Someone identified only by his sex and as ‘Person A’ will soon join the late Michael Jackson in receiving keys to the City of Perth.

In a confidential decision ‘published’ today, Perth City councillors unanimously agreed Person A should receive the honour.

Previous handlers of the city keys include Jackson, the West Coast Eagles, and Nobel Laureates Barry Marshall and Robin Warren.

The city administration today refused to reveal the identity of Person A, or when he will receive his keys.

However, a council paper says the mystery man should be recognised for his contribution to the City of Perth.

The defunct Western Reds Rugby League side, Hey Hey It’s Saturday and 1980s Irish band The Hot House Flowers have also received keys in the past.

Posted in Inner PerthComments (0)

Joondalup deputy stands aside


Joondalup deputy mayor Kerry Hollywood has resigned one year into the job in line with a “gentleman’s agreement” with her councillor colleagues.

Cr Hollywood’s resignation will be effective from 7pm on Tuesday night – the starting time of a council meeting where a vote of councillors will be called to choose her replacement.

She told oneperth.com.au that her resignation was part of a “gentleman’s agreement” among councillors made four years ago that each deputy mayor would stand down after 12 months in the role.

“It’s so a lot of us can have a chance as deputy mayor,” Cr Hollywood explained.

“It’s been a great opportunity and I have loved it dearly.”

Cr Hollywood’s councillor peers elected her deputy mayor on October 20 last year.

She said that she and her husband, John Hollywood – also a former deputy mayor of Joondalup – were the only husband and wife couple ever to be voted in as deputy mayors in Western Australia.

The reign of the new deputy mayor will last until this time next year when the next council elections will be held.

Cr Hollywood’s term as councillor expires in October 2013.

She says she would like to be deputy mayor again some day, after other councillors have “had a go”.

Posted in NorthComments Off on Joondalup deputy stands aside

Gosnells children scrooged


A much-hyped free family day at Leisure World in Perth’s east has been postponed indefinitely because the $650,000 upgrade to the centre has ground to a halt.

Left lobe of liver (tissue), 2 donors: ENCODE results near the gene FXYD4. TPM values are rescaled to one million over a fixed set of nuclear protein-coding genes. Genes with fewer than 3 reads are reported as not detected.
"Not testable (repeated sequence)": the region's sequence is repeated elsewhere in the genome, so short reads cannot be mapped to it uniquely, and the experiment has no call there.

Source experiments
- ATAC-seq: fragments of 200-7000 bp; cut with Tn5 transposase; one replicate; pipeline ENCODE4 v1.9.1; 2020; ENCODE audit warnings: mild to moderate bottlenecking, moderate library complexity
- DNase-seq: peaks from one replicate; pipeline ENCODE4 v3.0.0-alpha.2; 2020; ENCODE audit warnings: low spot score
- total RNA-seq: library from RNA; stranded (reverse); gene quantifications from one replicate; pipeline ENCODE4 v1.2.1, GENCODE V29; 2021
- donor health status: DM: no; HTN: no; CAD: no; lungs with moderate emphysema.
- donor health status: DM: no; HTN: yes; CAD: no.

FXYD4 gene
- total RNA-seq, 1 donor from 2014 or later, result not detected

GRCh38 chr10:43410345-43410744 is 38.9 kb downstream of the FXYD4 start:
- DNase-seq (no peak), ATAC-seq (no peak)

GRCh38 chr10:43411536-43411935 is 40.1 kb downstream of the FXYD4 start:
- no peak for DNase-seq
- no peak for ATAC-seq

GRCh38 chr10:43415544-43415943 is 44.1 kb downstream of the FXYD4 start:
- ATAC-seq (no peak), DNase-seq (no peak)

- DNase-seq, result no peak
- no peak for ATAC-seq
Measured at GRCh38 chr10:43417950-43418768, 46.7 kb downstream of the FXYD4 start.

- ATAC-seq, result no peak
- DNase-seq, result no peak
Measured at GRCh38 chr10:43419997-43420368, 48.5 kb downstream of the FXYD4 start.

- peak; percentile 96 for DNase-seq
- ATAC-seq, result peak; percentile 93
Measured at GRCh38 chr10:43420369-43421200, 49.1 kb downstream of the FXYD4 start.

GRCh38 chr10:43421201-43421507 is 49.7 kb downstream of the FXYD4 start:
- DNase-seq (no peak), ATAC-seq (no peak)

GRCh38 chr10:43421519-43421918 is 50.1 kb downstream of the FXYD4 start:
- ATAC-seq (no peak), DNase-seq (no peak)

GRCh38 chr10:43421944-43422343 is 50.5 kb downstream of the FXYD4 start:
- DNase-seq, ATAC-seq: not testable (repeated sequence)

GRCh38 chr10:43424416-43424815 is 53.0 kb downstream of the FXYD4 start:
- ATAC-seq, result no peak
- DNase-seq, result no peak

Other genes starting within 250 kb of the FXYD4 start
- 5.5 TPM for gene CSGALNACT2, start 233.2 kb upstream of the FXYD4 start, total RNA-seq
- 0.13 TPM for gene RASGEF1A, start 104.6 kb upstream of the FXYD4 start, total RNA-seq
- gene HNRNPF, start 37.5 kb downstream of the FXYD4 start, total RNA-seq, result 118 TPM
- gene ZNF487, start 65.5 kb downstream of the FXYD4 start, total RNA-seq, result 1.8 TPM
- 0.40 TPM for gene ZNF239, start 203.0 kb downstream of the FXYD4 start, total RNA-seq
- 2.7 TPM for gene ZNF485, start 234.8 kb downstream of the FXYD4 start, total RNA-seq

City of Gosnells chief executive Ian Cowie said the open day – initially spruiked for today – would be postponed after a Victorian supplier delivered the wrong tiles.

Mr Cowie said this made it impossible to apply strict safety standards to refilling the pool.

“This is very disappointing and we apologise to the public for the delay,” he said.

“We are very sorry for any inconvenience but this is beyond our control and safety is our key concern.”

For a second time, Mr Cowie stressed that the tile supplier was from east of the Nullarbor.

“The work was on schedule until an eastern states supplier sent the wrong materials,” he said.

“These have now been replaced there will be no time to run the stringent tests required on the newly refilled pool before Sunday.”

As late as October 1, Mayor Olwen Searle had promoted the open day, after $653,792 was spent on a 10-week overhaul of the swimming centre.

“This extensive upgrade of Leisure World’s main pool and leisure pool is progressing on time and on budget and will give pool users a better facility for many years to come,” Ms Searle said at the time.

The project was partially funded by a $250,000 Federal Government grant to ensure the centre complied with new Australian Standards.

Leisure World’s two pools were to be tiled with Agrob Buchtal brand tiles which Ms Searle said assisted in decomposing bacteria, algae and germs.

Posted in EastComments Off on Gosnells children scrooged

Independent Perth news